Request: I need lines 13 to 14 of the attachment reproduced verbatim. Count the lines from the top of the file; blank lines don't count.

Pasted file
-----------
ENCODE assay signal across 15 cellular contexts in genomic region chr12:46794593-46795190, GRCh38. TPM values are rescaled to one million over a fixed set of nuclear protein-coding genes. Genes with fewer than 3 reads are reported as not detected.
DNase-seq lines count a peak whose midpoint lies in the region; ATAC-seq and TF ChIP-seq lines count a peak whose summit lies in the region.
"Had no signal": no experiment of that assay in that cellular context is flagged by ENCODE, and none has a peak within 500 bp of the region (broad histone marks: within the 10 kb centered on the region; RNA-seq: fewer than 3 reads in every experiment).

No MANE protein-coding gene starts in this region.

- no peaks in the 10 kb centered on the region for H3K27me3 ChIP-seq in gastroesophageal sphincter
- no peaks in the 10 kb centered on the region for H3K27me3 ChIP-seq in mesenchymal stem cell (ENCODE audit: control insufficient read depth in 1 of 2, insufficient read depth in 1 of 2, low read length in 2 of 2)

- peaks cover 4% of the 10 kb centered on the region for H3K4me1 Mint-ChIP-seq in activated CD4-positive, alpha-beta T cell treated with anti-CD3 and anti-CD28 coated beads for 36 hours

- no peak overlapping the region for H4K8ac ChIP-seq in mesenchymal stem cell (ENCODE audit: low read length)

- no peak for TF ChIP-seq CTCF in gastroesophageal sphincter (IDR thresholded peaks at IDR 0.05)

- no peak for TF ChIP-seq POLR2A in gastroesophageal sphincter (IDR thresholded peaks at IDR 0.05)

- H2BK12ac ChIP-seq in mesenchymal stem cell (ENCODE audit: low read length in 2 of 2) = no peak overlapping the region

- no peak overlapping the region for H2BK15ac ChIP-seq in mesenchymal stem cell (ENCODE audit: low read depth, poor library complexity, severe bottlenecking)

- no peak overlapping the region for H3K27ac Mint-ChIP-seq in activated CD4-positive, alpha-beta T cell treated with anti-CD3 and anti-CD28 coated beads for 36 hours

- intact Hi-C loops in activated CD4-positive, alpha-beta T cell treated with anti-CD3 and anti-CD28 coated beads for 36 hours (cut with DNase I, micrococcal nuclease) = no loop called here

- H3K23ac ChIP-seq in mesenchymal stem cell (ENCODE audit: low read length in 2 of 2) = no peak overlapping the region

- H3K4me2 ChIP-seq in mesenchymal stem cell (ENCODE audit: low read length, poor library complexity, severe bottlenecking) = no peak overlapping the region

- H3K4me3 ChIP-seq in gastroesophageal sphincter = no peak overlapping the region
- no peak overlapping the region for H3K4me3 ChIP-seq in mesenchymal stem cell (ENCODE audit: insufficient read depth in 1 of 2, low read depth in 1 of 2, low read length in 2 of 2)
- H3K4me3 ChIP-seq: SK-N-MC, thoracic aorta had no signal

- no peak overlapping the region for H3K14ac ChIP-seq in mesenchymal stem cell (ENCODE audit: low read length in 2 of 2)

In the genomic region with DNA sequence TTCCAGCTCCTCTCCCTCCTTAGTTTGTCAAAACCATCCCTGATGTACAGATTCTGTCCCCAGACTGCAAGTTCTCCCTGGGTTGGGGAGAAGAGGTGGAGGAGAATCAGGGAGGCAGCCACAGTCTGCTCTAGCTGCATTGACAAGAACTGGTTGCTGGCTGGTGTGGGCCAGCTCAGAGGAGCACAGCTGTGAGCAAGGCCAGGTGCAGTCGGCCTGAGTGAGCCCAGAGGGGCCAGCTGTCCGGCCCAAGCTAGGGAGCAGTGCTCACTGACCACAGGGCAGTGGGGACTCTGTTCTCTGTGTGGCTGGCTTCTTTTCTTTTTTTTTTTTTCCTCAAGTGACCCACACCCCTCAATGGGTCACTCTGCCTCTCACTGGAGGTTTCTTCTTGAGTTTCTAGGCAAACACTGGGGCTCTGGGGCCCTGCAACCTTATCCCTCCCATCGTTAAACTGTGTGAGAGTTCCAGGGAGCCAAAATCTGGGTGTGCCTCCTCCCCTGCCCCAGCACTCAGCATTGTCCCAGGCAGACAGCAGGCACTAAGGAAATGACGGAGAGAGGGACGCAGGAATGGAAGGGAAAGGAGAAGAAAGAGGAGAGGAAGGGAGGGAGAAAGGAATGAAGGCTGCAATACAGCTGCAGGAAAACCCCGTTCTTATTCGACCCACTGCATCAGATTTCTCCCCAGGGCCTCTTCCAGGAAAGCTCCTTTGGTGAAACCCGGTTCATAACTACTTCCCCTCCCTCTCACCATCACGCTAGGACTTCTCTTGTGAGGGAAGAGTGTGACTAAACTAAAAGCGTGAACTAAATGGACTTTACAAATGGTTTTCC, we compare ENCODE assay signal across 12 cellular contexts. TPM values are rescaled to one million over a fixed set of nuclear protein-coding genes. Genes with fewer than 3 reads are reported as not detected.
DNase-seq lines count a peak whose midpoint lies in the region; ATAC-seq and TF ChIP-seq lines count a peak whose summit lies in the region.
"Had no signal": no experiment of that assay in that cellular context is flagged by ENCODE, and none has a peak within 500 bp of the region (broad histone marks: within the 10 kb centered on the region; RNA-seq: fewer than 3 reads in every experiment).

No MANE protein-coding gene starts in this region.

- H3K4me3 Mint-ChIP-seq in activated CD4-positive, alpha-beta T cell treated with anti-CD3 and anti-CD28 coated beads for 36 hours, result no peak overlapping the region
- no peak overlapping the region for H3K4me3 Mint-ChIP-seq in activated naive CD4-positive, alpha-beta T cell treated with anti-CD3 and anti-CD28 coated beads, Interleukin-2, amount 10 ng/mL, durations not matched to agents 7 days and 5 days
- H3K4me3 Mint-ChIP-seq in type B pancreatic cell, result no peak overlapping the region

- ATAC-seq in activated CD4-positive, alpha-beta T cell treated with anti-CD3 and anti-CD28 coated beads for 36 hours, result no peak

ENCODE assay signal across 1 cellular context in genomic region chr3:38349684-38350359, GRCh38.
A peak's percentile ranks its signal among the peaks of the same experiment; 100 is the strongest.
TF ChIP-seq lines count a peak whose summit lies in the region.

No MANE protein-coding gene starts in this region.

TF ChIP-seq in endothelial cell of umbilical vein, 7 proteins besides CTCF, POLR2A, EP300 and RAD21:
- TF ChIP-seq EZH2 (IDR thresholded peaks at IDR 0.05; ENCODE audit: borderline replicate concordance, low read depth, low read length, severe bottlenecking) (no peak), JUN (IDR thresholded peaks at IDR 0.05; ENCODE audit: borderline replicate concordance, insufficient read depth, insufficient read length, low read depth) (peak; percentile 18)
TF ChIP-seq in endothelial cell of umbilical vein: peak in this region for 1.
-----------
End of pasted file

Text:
- no peak overlapping the region for H3K27ac Mint-ChIP-seq in activated CD4-positive, alpha-beta T cell treated with anti-CD3 and anti-CD28 coated beads for 36 hours

- intact Hi-C loops in activated CD4-positive, alpha-beta T cell treated with anti-CD3 and anti-CD28 coated beads for 36 hours (cut with DNase I, micrococcal nuclease) = no loop called here